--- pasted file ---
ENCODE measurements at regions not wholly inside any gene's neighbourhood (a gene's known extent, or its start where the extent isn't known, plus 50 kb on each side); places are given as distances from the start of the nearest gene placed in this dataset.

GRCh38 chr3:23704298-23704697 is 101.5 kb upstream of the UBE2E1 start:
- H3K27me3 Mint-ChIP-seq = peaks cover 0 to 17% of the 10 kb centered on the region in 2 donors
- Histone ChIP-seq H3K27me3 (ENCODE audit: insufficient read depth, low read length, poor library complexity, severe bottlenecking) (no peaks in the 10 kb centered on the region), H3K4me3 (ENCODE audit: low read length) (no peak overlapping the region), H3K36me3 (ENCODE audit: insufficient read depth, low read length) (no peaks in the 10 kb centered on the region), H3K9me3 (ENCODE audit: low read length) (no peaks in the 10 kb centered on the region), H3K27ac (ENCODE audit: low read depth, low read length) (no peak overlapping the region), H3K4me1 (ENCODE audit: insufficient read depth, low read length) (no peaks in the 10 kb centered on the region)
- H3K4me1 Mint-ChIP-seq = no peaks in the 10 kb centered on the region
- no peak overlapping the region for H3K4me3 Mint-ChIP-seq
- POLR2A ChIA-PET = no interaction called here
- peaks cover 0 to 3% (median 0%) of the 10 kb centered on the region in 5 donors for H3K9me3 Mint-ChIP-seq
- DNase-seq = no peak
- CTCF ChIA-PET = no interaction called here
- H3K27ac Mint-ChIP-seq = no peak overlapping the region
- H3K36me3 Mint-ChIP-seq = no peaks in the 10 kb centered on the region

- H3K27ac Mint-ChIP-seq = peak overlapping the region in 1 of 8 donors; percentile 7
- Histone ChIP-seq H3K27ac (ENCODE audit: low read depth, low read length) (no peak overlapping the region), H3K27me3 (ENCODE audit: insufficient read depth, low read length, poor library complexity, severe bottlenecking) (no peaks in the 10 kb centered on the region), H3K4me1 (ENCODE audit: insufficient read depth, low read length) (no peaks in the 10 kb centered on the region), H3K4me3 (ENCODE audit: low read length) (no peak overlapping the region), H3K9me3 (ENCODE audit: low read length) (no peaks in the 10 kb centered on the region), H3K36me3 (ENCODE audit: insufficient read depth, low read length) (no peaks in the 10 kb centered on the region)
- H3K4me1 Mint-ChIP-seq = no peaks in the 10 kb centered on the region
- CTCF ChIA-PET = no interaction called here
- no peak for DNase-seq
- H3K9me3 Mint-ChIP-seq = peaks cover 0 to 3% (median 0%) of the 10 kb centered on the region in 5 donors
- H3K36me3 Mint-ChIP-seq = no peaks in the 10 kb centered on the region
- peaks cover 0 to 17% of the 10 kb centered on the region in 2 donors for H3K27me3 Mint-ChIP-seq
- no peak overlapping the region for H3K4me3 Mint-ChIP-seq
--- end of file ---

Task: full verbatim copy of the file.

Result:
ENCODE measurements at regions not wholly inside any gene's neighbourhood (a gene's known extent, or its start where the extent isn't known, plus 50 kb on each side); places are given as distances from the start of the nearest gene placed in this dataset.

GRCh38 chr3:23704298-23704697 is 101.5 kb upstream of the UBE2E1 start:
- H3K27me3 Mint-ChIP-seq = peaks cover 0 to 17% of the 10 kb centered on the region in 2 donors
- Histone ChIP-seq H3K27me3 (ENCODE audit: insufficient read depth, low read length, poor library complexity, severe bottlenecking) (no peaks in the 10 kb centered on the region), H3K4me3 (ENCODE audit: low read length) (no peak overlapping the region), H3K36me3 (ENCODE audit: insufficient read depth, low read length) (no peaks in the 10 kb centered on the region), H3K9me3 (ENCODE audit: low read length) (no peaks in the 10 kb centered on the region), H3K27ac (ENCODE audit: low read depth, low read length) (no peak overlapping the region), H3K4me1 (ENCODE audit: insufficient read depth, low read length) (no peaks in the 10 kb centered on the region)
- H3K4me1 Mint-ChIP-seq = no peaks in the 10 kb centered on the region
- no peak overlapping the region for H3K4me3 Mint-ChIP-seq
- POLR2A ChIA-PET = no interaction called here
- peaks cover 0 to 3% (median 0%) of the 10 kb centered on the region in 5 donors for H3K9me3 Mint-ChIP-seq
- DNase-seq = no peak
- CTCF ChIA-PET = no interaction called here
- H3K27ac Mint-ChIP-seq = no peak overlapping the region
- H3K36me3 Mint-ChIP-seq = no peaks in the 10 kb centered on the region

- H3K27ac Mint-ChIP-seq = peak overlapping the region in 1 of 8 donors; percentile 7
- Histone ChIP-seq H3K27ac (ENCODE audit: low read depth, low read length) (no peak overlapping the region), H3K27me3 (ENCODE audit: insufficient read depth, low read length, poor library complexity, severe bottlenecking) (no peaks in the 10 kb centered on the region), H3K4me1 (ENCODE audit: insufficient read depth, low read length) (no peaks in the 10 kb centered on the region), H3K4me3 (ENCODE audit: low read length) (no peak overlapping the region), H3K9me3 (ENCODE audit: low read length) (no peaks in the 10 kb centered on the region), H3K36me3 (ENCODE audit: insufficient read depth, low read length) (no peaks in the 10 kb centered on the region)
- H3K4me1 Mint-ChIP-seq = no peaks in the 10 kb centered on the region
- CTCF ChIA-PET = no interaction called here
- no peak for DNase-seq
- H3K9me3 Mint-ChIP-seq = peaks cover 0 to 3% (median 0%) of the 10 kb centered on the region in 5 donors
- H3K36me3 Mint-ChIP-seq = no peaks in the 10 kb centered on the region
- peaks cover 0 to 17% of the 10 kb centered on the region in 2 donors for H3K27me3 Mint-ChIP-seq
- no peak overlapping the region for H3K4me3 Mint-ChIP-seq